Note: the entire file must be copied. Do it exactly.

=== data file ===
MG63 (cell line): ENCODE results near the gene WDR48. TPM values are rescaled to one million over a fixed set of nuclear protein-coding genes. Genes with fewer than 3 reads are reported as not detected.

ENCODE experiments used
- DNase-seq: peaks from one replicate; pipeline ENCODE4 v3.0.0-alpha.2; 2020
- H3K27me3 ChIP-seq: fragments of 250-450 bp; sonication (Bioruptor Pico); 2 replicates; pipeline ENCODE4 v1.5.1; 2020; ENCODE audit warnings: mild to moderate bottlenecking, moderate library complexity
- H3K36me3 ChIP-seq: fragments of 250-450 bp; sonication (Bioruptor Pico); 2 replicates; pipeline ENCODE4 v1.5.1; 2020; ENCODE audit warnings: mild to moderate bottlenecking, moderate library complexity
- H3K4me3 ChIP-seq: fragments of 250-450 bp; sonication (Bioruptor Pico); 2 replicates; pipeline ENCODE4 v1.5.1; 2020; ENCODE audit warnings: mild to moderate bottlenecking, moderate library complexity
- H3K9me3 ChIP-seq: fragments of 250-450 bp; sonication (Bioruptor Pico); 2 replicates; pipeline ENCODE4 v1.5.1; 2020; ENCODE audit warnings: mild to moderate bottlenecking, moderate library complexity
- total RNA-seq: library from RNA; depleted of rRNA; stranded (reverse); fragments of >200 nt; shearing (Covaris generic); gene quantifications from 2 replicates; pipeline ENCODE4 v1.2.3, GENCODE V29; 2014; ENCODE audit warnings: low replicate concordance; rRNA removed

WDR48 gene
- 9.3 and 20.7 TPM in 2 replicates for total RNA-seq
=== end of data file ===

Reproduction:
MG63 (cell line): ENCODE results near the gene WDR48. TPM values are rescaled to one million over a fixed set of nuclear protein-coding genes. Genes with fewer than 3 reads are reported as not detected.

ENCODE experiments used
- DNase-seq: peaks from one replicate; pipeline ENCODE4 v3.0.0-alpha.2; 2020
- H3K27me3 ChIP-seq: fragments of 250-450 bp; sonication (Bioruptor Pico); 2 replicates; pipeline ENCODE4 v1.5.1; 2020; ENCODE audit warnings: mild to moderate bottlenecking, moderate library complexity
- H3K36me3 ChIP-seq: fragments of 250-450 bp; sonication (Bioruptor Pico); 2 replicates; pipeline ENCODE4 v1.5.1; 2020; ENCODE audit warnings: mild to moderate bottlenecking, moderate library complexity
- H3K4me3 ChIP-seq: fragments of 250-450 bp; sonication (Bioruptor Pico); 2 replicates; pipeline ENCODE4 v1.5.1; 2020; ENCODE audit warnings: mild to moderate bottlenecking, moderate library complexity
- H3K9me3 ChIP-seq: fragments of 250-450 bp; sonication (Bioruptor Pico); 2 replicates; pipeline ENCODE4 v1.5.1; 2020; ENCODE audit warnings: mild to moderate bottlenecking, moderate library complexity
- total RNA-seq: library from RNA; depleted of rRNA; stranded (reverse); fragments of >200 nt; shearing (Covaris generic); gene quantifications from 2 replicates; pipeline ENCODE4 v1.2.3, GENCODE V29; 2014; ENCODE audit warnings: low replicate concordance; rRNA removed

WDR48 gene
- 9.3 and 20.7 TPM in 2 replicates for total RNA-seq